Dear Liz: My husband was married and owned a home with his first wife. In the divorce, she got the house with the stipulation that he would receive one half of the $25,000 down payment when it was sold. She defaulted on the mortgage, however. The lender sold the house at auction and then came after my husband for the amount that was still owed. The divorce papers had stated he would not be liable for such a debt. My husband attempted to sue her for the $9,000 he paid the lender plus the $12,500 he was promised but she filed for bankruptcy and his claim was one of the debts that was discharged. I’ve done research on the Internet and it seems like his debt shouldn’t have been erased. Do you think we have a case?
Answer: It depends.
If your husband’s ex filed her bankruptcy case before Oct. 17, 2006, when the new bankruptcy reform law took place, then her debt to him could legally be erased, said Leon Bayer, a Los Angeles bankruptcy attorney.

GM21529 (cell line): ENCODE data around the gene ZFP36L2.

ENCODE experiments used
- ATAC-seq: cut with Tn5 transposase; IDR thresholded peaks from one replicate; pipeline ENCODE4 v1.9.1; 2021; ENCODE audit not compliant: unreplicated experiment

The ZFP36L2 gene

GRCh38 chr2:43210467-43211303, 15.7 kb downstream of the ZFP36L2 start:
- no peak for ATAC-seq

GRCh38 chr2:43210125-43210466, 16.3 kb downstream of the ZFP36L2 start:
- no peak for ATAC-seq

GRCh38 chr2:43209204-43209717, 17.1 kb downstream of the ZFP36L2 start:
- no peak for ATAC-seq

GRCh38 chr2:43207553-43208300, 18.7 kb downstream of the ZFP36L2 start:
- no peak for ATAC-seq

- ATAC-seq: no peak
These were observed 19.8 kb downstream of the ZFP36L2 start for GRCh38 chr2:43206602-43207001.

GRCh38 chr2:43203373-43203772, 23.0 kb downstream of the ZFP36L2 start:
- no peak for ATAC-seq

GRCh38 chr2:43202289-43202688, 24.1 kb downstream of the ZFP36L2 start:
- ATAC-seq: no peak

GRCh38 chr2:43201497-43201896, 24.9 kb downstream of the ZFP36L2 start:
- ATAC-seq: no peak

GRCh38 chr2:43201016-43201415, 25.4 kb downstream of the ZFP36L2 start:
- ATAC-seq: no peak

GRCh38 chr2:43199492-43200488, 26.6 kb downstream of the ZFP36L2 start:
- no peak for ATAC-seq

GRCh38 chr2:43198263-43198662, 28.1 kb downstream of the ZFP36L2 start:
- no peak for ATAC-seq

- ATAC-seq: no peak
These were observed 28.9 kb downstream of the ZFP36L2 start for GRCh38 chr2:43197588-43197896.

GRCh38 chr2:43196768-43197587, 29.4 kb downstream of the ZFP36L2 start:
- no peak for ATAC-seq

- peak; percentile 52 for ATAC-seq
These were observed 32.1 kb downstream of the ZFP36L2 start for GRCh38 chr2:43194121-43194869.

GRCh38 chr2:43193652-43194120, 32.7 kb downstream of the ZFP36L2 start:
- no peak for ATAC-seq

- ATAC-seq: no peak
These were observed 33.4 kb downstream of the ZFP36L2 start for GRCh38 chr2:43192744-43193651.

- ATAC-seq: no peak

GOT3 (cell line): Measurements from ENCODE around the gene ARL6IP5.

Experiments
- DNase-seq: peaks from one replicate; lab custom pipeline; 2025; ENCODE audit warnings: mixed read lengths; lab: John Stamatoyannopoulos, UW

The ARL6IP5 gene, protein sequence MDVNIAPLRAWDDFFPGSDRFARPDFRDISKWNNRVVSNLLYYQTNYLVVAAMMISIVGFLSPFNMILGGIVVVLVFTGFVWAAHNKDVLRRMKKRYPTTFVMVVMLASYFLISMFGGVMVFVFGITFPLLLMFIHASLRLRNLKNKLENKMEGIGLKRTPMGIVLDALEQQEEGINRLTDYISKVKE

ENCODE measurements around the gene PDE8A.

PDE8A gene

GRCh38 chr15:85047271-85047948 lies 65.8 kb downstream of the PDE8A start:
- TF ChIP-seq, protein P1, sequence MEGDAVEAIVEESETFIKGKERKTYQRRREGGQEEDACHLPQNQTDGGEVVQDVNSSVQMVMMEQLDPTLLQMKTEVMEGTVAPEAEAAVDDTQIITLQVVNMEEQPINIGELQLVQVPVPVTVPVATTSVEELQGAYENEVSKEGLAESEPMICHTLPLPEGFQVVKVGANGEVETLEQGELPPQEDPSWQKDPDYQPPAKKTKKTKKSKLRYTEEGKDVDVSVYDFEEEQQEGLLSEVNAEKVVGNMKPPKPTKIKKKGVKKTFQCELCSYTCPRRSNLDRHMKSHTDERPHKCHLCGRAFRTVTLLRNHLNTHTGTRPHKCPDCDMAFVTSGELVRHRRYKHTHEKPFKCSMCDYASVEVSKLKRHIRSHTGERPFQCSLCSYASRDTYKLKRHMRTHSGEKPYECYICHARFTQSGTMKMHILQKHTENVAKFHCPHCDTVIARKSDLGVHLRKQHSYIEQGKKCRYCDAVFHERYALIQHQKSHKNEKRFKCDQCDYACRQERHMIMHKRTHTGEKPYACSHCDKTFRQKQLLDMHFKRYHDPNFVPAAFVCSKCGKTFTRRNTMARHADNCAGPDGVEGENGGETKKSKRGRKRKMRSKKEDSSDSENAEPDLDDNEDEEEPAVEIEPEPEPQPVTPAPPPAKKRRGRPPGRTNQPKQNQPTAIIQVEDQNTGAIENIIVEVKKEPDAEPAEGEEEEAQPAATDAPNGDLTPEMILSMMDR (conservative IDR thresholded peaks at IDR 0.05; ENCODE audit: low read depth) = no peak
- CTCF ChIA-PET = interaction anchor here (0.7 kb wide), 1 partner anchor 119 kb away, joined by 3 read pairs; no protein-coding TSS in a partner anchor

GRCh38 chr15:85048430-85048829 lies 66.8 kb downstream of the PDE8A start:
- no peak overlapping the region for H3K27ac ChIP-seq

The new law, by contrast, says that a debt created by a divorce agreement isn’t dischargeable in Chapter 7 bankruptcy liquidation, although it may be erased in a Chapter 13 repayment plan.
If the debt was incorrectly discharged, your husband would be able to pursue his former spouse for the $12,500, Bayer said. In addition, he could sue her for the $9,000 he paid to the lender if the divorce court required the ex-wife to hold him harmless from that debt, as your letter seems to indicate.
By the way, there is a chance that the lender shouldn’t have been able to dun your husband for the $9,000 debt. Several states, including California, have “anti-deficiency” laws that prevent mortgage lenders from trying to collect such debts if the loan in question was a “purchase money mortgage”–in other words, if the loan was used to buy the property. If the loan was subsequently refinanced, though, anti-deficiency laws typically don’t apply.
If you still think your husband might have a case, Bayer recommends contacting a local attorney for help.